Ultra-elite friend group at upscale eatery constantly apologising for privilege
While I personally constantly strive for the good life, I can hardly afford the good life due to my profession and its limitations. But that does not stop me from trying. So for this first take on Dhaka diaries, I decided to draw up a hefty bill by going to Goley restaurant's bOro Cafe located in the heart of Gulshan. This is where the elite of Dhaka city roam around. Where they cruise their Porsches and cannot so much as open the car door themselves. That task, my friends, is reserved for the lowly driver.
I have tried multiple times to teach my Starlet driver to show me the same respect and hold the door open for me every time I get in or out, but alas the middle class can only ask for so much. And get just somewhat enough, I mean. Not abundant like having a Porsche, neither so little that they can complain openly about their lack of means.
I have been digressing. Anyway, as yours truly slowly made my way into the bOro cafe, I took in the decor and the crowd in one sweeping glance. And chose to sit next to a crowd of young women and a few men. The women are dressed snazzily in high-waisted pants and loose yet somehow fitted shirts, the men in tailored shorts and Hawaii shirts.
The group ordered generously with not a thought given to the hefty prices. And in between the courses arriving, I eavesdropped and learned that one of them was leaving Dhaka to work with underprivileged people. One of them is an artist who hates being associated with the rich and elite because his art is all about questioning the status quo.
"I cannot believe he is friends with a guy whose money comes from exploiting the poor. They have factories, you know where people toil day and night to make sure these guys have such cushy lives," said one group member.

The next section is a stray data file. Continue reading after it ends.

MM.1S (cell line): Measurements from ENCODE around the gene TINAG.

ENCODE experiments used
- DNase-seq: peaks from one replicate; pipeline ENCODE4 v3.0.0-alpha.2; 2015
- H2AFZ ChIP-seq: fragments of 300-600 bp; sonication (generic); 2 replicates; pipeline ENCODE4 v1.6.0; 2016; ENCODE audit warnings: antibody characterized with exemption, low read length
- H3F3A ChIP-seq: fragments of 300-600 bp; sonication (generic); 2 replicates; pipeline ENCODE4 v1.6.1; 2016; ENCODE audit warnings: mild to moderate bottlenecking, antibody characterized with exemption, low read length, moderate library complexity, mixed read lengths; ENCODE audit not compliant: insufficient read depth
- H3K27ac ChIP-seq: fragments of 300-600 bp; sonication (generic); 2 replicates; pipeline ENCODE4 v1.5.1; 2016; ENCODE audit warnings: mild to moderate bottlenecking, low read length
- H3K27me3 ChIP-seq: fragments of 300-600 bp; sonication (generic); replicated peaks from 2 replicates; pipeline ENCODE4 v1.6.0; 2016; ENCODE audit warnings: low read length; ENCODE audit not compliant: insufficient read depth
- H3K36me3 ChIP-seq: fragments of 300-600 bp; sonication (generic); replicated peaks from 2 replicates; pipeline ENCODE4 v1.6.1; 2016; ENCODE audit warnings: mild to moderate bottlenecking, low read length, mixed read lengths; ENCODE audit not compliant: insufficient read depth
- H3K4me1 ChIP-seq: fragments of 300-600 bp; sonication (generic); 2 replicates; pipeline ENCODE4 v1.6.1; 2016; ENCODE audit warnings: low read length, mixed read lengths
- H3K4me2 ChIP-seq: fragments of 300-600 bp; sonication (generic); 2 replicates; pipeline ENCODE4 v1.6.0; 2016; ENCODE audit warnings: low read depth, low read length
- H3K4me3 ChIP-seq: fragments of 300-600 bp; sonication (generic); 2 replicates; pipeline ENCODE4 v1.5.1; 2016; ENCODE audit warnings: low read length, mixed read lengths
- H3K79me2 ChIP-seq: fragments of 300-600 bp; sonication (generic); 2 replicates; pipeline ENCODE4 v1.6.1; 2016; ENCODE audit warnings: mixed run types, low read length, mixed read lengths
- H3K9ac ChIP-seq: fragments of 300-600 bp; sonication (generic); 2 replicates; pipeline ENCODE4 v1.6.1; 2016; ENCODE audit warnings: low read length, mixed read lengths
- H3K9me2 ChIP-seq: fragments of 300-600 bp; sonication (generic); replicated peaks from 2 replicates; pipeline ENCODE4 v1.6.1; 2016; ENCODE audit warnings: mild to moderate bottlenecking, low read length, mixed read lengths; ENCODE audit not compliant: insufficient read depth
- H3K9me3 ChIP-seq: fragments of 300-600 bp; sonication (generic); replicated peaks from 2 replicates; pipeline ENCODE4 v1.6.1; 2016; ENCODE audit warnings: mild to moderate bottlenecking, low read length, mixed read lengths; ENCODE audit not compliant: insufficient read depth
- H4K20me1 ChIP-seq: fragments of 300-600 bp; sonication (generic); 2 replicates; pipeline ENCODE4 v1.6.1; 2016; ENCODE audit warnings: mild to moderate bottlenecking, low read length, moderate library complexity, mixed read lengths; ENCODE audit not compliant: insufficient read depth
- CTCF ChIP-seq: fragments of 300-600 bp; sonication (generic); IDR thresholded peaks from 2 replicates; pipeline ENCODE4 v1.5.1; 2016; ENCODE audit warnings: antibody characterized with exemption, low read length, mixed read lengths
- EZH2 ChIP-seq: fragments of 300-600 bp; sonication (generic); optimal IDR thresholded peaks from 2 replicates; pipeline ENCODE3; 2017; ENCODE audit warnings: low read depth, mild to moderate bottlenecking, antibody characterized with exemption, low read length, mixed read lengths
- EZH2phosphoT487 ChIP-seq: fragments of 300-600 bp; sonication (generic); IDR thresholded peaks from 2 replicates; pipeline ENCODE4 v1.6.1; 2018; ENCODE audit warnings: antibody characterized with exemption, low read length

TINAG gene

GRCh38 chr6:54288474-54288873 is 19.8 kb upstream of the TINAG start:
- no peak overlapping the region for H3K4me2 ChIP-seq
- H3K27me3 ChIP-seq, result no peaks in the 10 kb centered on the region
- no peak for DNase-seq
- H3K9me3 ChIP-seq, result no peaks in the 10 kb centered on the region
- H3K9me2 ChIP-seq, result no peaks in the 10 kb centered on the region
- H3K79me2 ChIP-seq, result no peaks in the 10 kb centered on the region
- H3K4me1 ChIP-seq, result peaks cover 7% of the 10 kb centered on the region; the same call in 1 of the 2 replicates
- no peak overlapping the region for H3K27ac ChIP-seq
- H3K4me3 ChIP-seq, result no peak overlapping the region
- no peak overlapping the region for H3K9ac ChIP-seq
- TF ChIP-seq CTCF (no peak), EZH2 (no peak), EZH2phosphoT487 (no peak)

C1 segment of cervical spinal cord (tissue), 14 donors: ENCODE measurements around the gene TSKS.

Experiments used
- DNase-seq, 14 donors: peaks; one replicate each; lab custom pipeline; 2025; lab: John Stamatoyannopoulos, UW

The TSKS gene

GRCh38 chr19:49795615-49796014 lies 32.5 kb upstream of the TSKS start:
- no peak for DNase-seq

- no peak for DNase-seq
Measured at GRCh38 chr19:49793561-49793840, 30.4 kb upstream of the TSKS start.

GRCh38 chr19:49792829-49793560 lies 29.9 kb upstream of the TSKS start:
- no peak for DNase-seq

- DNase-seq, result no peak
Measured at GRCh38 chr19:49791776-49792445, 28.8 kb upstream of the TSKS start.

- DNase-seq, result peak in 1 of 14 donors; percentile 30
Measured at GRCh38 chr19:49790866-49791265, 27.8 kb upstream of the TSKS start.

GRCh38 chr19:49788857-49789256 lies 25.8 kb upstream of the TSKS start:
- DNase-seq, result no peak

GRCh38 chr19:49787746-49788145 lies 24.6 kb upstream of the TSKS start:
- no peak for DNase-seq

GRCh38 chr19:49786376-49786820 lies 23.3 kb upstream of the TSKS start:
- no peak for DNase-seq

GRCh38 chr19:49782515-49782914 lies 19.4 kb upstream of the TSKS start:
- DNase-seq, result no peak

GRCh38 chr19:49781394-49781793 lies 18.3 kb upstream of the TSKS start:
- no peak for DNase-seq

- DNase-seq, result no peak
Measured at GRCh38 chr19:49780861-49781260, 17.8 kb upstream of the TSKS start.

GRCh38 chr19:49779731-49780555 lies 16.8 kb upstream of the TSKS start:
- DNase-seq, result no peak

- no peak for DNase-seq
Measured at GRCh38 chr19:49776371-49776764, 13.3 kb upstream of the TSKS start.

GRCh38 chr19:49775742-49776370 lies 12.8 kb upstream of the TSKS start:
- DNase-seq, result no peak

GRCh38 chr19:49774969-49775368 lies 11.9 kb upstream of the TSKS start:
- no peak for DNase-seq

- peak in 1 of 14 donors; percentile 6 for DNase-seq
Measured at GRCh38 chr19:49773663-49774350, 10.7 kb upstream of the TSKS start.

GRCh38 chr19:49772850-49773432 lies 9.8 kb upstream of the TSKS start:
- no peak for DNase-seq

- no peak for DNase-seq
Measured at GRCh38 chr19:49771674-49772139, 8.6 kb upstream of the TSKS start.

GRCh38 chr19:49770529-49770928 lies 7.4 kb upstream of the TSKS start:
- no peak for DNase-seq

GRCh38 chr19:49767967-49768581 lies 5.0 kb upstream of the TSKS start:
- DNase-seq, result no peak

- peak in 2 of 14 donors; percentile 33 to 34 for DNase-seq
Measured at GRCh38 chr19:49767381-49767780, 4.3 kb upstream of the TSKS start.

"Mmm... this goat cheese and beetroot is really good. I would totally pay twice the exorbitant price I am paying now. Ugh! Self-awareness is a curse," said another.
As I watched in awe at the perfect balance of self-awareness and lack thereof I too found myself caught in their ways. Why, of course, I would sell my kidney for their risotto, and also shame myself for doing so but continue to do so.
Busy activity on the other table brought my attention back to the table in question.
I noticed the artist was angry. He was ready to complain. And nothing would stop him from doing so. Turns out the broth in his ramen "was not even a broth. They didn't use the right combination of ingredients. They didn't simmer it down for a long time as well. I mean the waiter has to answer for this. I am going to give him an earful for this behavior.
"Actually Bangladesh doesn't have any concept of a service industry, they will just open a store anywhere and think that's it, their job is done. Well their job is not done. I paid for this ramen and I should have gotten it. Not this sorry excuse. The prawns in the soup are overdone as well," said the visibly livid artist.
I unfortunately have to wrap up this diary way before I should have, because the food is here and I had to focus all my energy on how to appear like I can use the cutlery and behave appropriately at fancy restaurants.
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